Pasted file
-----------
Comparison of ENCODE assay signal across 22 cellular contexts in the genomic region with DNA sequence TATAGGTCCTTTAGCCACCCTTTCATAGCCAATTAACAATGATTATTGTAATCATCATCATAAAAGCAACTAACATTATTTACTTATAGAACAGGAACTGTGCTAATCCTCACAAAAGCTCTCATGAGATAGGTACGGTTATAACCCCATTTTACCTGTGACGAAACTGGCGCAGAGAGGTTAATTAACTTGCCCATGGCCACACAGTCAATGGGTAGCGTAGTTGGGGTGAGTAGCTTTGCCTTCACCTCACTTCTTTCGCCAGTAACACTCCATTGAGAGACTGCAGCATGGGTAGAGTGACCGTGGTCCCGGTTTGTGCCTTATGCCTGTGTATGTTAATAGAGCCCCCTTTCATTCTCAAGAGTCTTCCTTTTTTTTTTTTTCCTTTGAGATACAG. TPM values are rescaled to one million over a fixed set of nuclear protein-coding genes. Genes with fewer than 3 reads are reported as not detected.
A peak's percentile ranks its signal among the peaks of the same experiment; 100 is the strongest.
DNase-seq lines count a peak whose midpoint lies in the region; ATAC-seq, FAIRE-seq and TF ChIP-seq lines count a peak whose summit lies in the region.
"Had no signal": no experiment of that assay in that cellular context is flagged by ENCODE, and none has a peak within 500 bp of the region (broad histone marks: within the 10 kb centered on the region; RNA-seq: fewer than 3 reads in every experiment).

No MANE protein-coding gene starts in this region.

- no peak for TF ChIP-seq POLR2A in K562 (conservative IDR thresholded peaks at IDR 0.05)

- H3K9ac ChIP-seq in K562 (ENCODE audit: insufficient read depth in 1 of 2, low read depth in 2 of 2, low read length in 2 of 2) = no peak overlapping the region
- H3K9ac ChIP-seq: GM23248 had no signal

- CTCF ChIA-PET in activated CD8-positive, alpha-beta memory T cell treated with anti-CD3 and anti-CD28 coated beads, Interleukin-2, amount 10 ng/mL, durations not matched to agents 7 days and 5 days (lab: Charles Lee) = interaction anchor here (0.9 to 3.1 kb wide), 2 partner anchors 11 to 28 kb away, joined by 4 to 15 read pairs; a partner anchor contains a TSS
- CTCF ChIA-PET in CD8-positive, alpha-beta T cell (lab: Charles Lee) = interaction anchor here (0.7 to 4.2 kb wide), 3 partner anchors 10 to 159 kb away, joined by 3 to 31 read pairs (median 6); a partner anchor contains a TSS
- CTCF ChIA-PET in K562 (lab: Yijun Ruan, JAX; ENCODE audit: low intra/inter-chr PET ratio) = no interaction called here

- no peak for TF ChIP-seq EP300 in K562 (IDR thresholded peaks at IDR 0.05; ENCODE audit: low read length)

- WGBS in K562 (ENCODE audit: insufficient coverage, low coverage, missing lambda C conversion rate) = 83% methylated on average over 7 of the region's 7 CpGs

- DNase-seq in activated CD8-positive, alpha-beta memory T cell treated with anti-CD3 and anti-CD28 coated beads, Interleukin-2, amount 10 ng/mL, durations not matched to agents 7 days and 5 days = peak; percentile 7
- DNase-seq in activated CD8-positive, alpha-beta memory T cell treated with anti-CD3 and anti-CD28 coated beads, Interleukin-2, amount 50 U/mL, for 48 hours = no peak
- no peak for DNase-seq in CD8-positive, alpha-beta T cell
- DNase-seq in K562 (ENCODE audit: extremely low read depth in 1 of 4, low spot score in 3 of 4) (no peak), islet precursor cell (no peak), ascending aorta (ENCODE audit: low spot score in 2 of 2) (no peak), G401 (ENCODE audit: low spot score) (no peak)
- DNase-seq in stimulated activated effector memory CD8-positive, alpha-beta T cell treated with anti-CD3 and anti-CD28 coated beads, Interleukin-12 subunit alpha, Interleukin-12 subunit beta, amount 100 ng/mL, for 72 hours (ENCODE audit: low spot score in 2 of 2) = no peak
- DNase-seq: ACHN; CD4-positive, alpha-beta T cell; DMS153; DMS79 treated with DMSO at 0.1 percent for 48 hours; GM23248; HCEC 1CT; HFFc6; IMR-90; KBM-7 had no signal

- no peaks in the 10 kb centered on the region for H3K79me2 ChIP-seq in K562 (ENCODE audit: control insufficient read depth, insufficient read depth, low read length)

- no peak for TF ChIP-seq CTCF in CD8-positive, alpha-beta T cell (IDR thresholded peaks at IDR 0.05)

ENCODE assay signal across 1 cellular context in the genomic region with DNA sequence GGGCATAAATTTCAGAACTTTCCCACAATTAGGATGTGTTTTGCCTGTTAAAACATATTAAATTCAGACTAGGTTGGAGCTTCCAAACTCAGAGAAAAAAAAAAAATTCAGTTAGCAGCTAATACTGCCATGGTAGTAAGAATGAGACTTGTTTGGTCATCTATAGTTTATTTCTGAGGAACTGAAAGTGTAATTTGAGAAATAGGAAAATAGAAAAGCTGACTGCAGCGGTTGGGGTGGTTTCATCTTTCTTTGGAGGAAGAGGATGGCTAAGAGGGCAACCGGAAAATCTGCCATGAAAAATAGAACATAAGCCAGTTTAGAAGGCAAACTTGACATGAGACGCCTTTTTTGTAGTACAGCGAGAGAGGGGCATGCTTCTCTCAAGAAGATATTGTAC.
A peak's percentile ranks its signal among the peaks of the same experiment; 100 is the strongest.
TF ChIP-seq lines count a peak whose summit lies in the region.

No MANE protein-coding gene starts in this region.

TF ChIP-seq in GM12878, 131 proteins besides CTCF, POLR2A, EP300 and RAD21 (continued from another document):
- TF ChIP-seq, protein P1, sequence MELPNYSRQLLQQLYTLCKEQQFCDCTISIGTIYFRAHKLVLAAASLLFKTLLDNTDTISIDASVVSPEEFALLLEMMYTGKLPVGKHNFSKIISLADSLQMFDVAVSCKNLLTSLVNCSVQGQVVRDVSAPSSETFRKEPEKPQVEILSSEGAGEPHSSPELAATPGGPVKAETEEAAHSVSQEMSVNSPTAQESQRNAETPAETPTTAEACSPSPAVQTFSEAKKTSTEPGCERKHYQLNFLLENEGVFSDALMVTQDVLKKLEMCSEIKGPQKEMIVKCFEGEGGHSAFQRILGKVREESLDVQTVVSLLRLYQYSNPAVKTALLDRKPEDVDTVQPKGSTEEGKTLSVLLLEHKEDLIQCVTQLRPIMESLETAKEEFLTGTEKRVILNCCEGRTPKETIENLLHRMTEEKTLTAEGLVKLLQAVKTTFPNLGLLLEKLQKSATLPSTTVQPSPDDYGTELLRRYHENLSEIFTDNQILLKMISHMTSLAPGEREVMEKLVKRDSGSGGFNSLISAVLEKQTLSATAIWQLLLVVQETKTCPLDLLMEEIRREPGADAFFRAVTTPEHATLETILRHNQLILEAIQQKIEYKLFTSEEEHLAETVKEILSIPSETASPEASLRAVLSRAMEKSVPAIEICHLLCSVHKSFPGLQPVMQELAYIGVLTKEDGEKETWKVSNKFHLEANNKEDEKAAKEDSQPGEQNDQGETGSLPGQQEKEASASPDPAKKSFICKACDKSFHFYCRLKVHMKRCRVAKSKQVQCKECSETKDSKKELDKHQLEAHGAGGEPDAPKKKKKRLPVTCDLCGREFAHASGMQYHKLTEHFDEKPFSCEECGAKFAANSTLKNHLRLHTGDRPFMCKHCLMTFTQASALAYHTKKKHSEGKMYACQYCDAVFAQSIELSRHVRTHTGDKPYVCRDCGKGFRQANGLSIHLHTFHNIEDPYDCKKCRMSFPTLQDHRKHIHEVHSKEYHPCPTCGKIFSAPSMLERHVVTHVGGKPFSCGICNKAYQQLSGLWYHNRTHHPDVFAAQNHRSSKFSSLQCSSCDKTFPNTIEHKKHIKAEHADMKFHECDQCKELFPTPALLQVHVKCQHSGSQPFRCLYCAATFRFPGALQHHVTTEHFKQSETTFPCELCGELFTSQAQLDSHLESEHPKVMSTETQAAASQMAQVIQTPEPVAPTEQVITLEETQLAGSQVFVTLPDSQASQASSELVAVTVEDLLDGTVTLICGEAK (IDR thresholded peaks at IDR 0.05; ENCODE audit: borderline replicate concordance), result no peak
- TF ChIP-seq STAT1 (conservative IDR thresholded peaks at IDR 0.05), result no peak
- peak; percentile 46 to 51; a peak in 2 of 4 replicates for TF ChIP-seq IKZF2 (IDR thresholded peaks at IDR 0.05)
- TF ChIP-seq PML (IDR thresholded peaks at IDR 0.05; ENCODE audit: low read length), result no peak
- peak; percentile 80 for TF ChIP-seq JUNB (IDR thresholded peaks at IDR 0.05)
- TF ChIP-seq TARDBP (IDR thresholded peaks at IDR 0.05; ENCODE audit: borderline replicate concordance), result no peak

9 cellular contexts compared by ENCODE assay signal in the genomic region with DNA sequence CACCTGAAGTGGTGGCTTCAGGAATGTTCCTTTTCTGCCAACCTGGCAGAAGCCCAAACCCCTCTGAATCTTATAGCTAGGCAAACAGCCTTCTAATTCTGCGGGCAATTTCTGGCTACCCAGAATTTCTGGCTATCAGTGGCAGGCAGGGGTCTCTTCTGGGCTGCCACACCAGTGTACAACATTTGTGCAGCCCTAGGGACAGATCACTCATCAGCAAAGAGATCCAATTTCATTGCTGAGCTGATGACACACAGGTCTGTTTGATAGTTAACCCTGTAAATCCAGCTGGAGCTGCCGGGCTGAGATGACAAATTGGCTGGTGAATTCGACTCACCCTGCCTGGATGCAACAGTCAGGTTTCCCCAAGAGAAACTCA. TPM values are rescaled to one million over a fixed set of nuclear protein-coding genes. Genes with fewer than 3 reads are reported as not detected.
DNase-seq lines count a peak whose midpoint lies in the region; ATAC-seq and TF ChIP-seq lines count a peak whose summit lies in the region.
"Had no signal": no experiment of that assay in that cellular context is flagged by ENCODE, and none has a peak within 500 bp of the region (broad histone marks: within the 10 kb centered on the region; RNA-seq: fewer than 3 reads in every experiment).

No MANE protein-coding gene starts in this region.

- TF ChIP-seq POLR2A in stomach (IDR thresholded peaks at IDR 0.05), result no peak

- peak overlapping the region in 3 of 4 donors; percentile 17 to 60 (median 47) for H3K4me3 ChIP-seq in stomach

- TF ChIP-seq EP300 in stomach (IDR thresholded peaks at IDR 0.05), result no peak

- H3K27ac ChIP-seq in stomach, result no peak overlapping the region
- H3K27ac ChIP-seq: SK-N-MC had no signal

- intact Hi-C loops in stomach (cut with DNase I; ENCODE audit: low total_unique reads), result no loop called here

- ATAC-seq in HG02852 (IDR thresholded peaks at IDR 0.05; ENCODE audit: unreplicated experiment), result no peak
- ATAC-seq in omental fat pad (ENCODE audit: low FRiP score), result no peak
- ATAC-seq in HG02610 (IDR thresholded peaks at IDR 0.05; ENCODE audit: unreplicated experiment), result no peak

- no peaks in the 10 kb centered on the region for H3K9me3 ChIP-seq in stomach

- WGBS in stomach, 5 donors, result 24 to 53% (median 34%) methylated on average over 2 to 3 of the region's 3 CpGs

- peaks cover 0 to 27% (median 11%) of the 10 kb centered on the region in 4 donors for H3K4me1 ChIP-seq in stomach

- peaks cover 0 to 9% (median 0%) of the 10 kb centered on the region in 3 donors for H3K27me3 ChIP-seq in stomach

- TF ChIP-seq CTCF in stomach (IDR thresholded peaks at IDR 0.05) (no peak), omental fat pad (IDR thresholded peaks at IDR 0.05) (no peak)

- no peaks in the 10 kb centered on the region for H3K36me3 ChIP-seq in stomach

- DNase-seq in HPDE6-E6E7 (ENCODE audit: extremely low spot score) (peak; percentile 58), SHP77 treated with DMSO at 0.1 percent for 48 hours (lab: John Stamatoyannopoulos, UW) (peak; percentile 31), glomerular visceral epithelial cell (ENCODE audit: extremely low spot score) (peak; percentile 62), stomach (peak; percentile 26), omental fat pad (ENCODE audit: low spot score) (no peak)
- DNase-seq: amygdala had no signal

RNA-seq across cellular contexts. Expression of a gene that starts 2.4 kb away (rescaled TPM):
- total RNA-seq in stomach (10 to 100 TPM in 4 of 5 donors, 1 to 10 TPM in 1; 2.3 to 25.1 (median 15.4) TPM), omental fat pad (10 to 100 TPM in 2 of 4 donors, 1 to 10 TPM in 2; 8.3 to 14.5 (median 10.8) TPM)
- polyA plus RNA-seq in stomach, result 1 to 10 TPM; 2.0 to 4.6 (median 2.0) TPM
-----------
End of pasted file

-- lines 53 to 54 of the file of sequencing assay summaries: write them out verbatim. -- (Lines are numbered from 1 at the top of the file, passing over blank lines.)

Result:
- DNase-seq: amygdala had no signal

RNA-seq across cellular contexts. Expression of a gene that starts 2.4 kb away (rescaled TPM):